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  • Conclusion: Ransomware is a widespread scourge in the local region and organisations must take steps to address this eminently foreseeable risk. User education is necessary, but it is not sufficient to address this risk – otherwise it would already have been dealt with. Organisations must review their information systems and become rigorous on technical hygiene

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  • Conclusion: IT executives must appreciate that managed security services is not a simple IT outsourcing function, because cyber security it not merely an IT problem. Engagement with an MSSP (managed security service provider) is using a vendor to help manage the highly dynamic risks of conducting operations in a modern, hyper-connected environment. This engagement has cost

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  • Conclusion: Security awareness programs are an attempt to change staff behaviour for the protection of an organisation’s information assets, and also an attempt to change corporate culture to support and encourage desirable behaviours. However, security awareness programs also run the risk of overwhelming staff with too much fear, uncertainly, and doubt. A disempowering

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  • Conclusion: In the IBRS Security Leadership capability maturity model, buying more product is level 2: Alienated, and is typified by IT teams that are struggling to take on the challenge of cyber security because they address it as a technical problem. Buying product without a clear

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    • Gain valuable insights into how security leaders are positioning cyber-security and risk within their organisations
    • Be able to self-assess how your organisation measures up on the IBRS capability maturity model for security leadership
    • Learn how to position cyber-security so that it
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  • With the recent issues that the ABS has experienced trying to execute an online census, IBRS is sharing an Advisory Paper by James Turner which reviews a practical framework that helps organisations make better decisions with their information assets and service providers.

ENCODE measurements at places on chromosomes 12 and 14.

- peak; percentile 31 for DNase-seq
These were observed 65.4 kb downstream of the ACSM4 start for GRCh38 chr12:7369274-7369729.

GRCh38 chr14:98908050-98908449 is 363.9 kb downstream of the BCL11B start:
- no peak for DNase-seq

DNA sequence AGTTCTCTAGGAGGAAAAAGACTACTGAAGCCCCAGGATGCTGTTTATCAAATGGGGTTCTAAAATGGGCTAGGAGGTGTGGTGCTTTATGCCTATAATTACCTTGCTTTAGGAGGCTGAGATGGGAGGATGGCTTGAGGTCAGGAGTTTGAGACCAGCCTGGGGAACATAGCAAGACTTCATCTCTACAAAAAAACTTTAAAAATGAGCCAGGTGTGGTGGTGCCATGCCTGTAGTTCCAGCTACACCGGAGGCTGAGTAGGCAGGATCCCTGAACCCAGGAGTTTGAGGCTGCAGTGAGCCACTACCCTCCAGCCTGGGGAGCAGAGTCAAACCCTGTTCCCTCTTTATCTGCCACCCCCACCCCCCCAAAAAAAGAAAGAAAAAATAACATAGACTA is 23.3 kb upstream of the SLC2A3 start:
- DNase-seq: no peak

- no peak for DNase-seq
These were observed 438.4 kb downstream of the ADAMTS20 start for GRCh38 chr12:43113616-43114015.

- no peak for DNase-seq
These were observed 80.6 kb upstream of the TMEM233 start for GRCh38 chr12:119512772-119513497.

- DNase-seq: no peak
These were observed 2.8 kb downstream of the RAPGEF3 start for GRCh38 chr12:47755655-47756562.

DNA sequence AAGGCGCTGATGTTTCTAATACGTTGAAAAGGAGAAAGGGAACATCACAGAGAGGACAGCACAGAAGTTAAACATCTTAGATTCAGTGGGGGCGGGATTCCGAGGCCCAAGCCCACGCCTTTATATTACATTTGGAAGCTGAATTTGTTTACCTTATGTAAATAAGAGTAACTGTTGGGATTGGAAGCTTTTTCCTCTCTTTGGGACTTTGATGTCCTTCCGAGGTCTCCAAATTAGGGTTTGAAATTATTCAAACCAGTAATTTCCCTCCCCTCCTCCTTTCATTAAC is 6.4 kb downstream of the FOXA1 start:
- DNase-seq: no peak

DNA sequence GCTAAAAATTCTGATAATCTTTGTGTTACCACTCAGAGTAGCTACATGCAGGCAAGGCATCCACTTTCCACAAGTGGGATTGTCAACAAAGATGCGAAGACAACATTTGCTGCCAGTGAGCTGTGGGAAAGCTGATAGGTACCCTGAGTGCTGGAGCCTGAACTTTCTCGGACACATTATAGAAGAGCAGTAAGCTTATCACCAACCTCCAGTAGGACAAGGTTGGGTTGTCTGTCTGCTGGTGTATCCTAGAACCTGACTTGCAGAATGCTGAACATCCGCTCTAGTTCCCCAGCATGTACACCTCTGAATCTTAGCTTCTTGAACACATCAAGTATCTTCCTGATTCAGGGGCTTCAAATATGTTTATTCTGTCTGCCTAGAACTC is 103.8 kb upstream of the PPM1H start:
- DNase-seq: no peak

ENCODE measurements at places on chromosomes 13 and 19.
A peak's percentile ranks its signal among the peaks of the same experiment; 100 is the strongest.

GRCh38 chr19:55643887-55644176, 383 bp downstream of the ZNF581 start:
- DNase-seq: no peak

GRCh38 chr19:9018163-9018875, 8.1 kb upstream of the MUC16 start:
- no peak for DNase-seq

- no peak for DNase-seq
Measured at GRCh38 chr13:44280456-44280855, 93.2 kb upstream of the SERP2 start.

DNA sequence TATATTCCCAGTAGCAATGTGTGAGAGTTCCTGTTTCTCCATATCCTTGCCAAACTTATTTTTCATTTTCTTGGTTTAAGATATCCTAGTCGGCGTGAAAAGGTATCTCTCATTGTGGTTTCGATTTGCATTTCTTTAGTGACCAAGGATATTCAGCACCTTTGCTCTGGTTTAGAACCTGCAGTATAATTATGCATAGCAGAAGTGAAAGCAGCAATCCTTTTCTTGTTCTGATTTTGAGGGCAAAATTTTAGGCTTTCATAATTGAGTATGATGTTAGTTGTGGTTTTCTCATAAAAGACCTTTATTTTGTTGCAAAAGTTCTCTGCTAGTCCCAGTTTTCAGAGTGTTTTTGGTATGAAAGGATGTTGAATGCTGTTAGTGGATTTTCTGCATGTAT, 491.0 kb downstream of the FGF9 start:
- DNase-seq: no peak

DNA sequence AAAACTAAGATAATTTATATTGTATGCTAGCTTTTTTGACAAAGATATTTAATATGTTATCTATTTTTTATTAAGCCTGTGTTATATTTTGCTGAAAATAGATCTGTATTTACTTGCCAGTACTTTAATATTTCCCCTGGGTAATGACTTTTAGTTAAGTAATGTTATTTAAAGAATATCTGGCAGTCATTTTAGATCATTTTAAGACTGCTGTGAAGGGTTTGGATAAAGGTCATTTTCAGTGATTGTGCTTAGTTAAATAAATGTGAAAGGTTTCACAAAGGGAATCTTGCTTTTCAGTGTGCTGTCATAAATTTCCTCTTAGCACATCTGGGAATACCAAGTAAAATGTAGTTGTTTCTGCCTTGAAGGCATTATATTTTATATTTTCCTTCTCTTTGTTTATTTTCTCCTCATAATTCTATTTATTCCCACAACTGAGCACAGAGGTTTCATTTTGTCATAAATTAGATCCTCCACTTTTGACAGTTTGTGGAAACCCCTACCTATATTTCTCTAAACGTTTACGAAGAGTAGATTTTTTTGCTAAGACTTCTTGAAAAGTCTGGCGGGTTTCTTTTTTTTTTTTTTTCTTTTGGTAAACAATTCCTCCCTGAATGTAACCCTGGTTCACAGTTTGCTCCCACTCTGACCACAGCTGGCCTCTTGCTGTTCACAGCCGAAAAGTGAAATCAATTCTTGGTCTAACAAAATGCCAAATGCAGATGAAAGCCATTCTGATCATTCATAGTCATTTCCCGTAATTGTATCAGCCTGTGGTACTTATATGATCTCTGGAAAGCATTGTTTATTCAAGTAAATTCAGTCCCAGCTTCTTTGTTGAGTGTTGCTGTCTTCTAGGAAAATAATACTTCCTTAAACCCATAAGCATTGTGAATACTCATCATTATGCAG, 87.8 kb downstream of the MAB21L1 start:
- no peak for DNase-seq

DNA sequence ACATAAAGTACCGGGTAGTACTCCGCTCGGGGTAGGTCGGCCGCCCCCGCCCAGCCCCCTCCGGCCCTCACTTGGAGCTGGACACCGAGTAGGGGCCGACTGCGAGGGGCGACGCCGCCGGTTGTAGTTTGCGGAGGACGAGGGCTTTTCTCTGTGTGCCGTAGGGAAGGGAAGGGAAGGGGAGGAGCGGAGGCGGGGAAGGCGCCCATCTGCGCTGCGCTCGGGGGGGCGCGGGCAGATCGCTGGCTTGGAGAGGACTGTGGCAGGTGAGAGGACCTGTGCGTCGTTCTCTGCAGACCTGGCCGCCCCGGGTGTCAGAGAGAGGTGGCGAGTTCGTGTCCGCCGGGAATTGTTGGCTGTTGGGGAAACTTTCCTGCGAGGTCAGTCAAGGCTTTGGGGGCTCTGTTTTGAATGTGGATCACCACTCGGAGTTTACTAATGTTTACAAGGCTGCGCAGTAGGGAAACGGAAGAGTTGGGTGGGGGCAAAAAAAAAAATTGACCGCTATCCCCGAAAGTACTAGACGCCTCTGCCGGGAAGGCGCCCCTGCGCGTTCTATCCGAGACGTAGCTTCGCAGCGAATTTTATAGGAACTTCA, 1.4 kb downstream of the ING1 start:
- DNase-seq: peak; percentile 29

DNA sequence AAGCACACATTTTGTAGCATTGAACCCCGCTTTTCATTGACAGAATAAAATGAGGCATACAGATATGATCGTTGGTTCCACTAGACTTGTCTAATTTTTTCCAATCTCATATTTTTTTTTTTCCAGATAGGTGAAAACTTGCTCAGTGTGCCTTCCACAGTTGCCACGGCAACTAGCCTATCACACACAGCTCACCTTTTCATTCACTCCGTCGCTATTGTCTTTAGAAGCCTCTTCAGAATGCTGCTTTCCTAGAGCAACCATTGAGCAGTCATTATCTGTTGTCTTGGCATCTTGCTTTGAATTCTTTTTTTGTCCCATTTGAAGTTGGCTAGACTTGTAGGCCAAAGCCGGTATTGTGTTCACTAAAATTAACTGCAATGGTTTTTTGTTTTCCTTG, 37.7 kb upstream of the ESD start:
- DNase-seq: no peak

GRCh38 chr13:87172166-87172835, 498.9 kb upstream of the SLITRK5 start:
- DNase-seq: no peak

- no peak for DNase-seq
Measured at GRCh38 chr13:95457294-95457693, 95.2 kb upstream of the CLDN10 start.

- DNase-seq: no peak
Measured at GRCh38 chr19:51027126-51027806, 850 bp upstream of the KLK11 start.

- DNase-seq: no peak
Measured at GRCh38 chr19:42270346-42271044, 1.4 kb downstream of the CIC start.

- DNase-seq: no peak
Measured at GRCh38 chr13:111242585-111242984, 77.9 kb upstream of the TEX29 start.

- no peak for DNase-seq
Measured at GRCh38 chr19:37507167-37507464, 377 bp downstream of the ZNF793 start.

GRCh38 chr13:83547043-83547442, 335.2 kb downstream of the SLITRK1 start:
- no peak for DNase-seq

Applying

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    "Applying the Five Knows of Cyber Security" IBRS, 2015-08-01 00:32:04

  • Conclusion: Cyber security can be perceived by outsiders as an occult domain. Psychologically, people can respond in many ways to something they do not understand with responses ranging from denial to fear. Consequently, a frequent challenge to better security

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  • Conclusion: As cyber security gains awareness among business leaders, many organisations are undertaking new cyber risk management initiatives. However, these initiatives can be misdirected if business leaders are not clear on why they are

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  • Conclusion: Organisations must understand that cyber risk is not merely a technical issue that can be delegated to IT but is a business issue that comes hand-in-hand from operating in a modern, online, ecosystem. Until

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  • Conclusion: Unless an organisation has an already strong cyber security capability, or the budget and appetite to progress its maturity very quickly through expanding its headcount and changing business processes, it is unlikely that any security tool

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  • Conclusion: The role of a cyber security executive is challenging at the best of times, as they need to continually strike a balance between informing and influencing, without continually alarming. But the context surrounding why an organisation creates a cyber security executive role is critical to the success of cyber risk management. Executive level commitment

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  • Conclusion: The challenge with handling threat intelligence is in assessing its relevance to an organisation, determining an appropriate response and then continual execution and reassessment. Consequently, the more comprehensive the threat intelligence service is, the greater the requirement for a customer to have existing,

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  • Conclusion: There are two compelling information security reasons for creating a sense of purpose and ownership within an organisation. The first is that a sense of purpose and ownership will empower staff so that they move from responding to basic security hygiene matters, towards pre-empting issues. The second reason is so that organisations look out beyond